Marshall Drayton led the way at quarterback with Ron Patterson under center, both of whom served as captains. Leroy Gardener and Lloyd Smith made up the Raiders’ backfield. West Roxbury’s current basketball coach Marty Sommers played wide receiver.
However, the real strength of West Roxbury resided on the defensive side of the ball, where Patterson, Sommers and Patton also played with the third captain of the team, John Hall. The Raiders’ defense only allowed 32 points over 11 games.
“Our defense scored more points that year than all the 11 teams we played scored on us combined,” Edwards said.
That brick wall defense was the key for West Roxbury staying on the Boston Globe’s ‘undefeated bus’ throughout the season. (The Globe illustrates a bus with the names of all the undefeated football teams on board each Monday. If a team lost during the weekend, a dog was shown throwing the team off the bus.)
“The bus represented those teams who were undefeated,” said William Watkins, a former member of the 1983 team. “Every week we would look at that bus to make sure we were at the drivers seat.”
Nothing changed about Sybertz’ coaching methods as the undefeated season progressed. His players still came to their 3-hour practice every single day, and practiced just as hard, if not harder.
“When you’re working your butt off in practice, you can’t get too complacent,” Sybertz said. “You don’t have enough breath left to be complacent.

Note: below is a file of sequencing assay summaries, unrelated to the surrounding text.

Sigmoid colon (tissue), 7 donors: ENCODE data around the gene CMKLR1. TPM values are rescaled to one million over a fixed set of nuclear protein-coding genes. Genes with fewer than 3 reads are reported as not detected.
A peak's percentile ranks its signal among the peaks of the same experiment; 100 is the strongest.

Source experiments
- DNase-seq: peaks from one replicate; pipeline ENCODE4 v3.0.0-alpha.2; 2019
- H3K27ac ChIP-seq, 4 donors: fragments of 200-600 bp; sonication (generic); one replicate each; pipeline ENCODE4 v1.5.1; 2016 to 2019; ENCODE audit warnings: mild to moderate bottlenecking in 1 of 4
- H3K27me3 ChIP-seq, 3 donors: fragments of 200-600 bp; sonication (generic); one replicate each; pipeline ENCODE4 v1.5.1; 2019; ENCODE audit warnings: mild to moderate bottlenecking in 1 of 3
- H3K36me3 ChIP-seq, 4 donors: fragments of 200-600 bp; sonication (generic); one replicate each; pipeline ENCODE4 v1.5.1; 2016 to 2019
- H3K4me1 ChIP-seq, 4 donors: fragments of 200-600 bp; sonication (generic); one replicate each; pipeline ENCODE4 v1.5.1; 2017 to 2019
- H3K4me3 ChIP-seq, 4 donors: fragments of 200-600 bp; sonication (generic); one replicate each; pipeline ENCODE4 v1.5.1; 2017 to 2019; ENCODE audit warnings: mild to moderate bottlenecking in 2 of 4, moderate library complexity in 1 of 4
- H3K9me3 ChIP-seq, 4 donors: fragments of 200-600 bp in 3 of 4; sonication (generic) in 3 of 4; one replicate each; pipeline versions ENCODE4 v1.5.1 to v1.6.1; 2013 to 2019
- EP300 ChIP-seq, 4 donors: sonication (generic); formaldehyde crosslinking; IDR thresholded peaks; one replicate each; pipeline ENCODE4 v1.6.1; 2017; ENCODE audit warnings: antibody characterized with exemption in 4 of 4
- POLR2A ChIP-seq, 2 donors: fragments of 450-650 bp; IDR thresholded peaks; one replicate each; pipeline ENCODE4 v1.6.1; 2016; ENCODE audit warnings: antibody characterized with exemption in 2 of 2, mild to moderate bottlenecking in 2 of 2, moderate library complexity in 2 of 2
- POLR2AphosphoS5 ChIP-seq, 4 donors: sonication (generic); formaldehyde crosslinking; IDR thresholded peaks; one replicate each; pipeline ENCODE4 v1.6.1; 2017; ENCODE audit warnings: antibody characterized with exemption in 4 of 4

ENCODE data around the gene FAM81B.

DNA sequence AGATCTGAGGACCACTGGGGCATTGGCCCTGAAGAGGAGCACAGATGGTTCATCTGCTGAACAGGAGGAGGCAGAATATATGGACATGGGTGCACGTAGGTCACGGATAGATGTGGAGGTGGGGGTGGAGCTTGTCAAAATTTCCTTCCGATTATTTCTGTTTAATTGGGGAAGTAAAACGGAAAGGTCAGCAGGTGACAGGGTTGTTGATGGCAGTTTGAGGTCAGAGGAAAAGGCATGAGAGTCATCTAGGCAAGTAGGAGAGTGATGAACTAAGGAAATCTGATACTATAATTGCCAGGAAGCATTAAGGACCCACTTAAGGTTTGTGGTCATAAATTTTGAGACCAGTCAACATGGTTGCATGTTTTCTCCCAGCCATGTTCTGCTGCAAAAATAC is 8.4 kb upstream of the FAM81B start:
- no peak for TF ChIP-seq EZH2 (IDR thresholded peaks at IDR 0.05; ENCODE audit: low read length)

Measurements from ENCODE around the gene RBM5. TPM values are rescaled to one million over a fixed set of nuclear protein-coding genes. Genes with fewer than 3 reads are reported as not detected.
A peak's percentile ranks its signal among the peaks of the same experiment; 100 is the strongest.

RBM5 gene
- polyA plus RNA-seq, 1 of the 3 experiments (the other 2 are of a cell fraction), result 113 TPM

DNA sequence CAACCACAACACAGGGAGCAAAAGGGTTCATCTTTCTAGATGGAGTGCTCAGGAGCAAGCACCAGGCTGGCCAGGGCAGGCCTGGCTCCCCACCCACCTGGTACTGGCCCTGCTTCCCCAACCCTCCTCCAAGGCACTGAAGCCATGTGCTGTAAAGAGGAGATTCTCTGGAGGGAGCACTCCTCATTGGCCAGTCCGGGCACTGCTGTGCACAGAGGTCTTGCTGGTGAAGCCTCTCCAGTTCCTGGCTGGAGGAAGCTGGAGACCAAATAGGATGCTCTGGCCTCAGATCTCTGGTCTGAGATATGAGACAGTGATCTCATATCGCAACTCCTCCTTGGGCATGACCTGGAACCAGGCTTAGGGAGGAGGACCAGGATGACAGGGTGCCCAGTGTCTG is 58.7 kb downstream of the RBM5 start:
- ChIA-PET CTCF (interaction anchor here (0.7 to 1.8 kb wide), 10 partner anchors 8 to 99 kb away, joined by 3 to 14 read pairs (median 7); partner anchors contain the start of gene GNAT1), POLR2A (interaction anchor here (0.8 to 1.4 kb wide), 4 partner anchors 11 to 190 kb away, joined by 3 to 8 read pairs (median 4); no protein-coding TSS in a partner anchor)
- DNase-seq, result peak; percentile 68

I gave pep talks during practice. I never had to do it during games because when it came to game day, they we’re already revved up. They were ready to go.”
The football team also got constant support from West Roxbury headmaster Don Peligrini, who made sure school spirit for the team was never an issue.
“We considered him to the best headmaster in America,” Sybertz said. “Couldn’t find anybody better. He backed us up 100 percent.”
He added his players made the season easier by just coming to practice every single day. It was those practices in which relationships were built that would last 30 years and carry the team to the historic Super Bowl win.
“Everybody respected each other,” Sybertz said. “There was a tremendous amount of love and respect among the players. If you walked into that room before practice you could smell it, the love and respect.
"It rose above everything else.”
As Sybertz reminisced, he remembered how Patton was interviewed by reporters after the Super Bowl win. Patton was asked what Nantucket’s biggest threat was, whether it be their running game, passing game or defense.
Patton answered, “We are.”
About Boston Public Schools Sports BlogMore »
- Justin A. Rice -- A metro Detroit native, Rice is a Michigan State University (Go Spartans!) and Northeastern University graduate. Rice lives in the South End with his dog and wife, who unfortunately attended the University of Michigan ... his wife, that is. He curates the BPS Sports Blog and is always looking to write about city athletes with great stories. Have an idea? He can be reached at email@example.com. Follow him on Twitter @GlobeJustinRice or @BPSspts.
- Ryan Butler -- A Rhode Island native and avid Boston sports fan, Butler played basketball, baseball and football throughout his time in Barrington Public Schools. Now currently in his middler year at Northeastern University, he joins Boston.com as a correspondent for the site's BPS coverage. Have a story idea? Contact him at firstname.lastname@example.org. Follow him on his Twitter @butler_globe.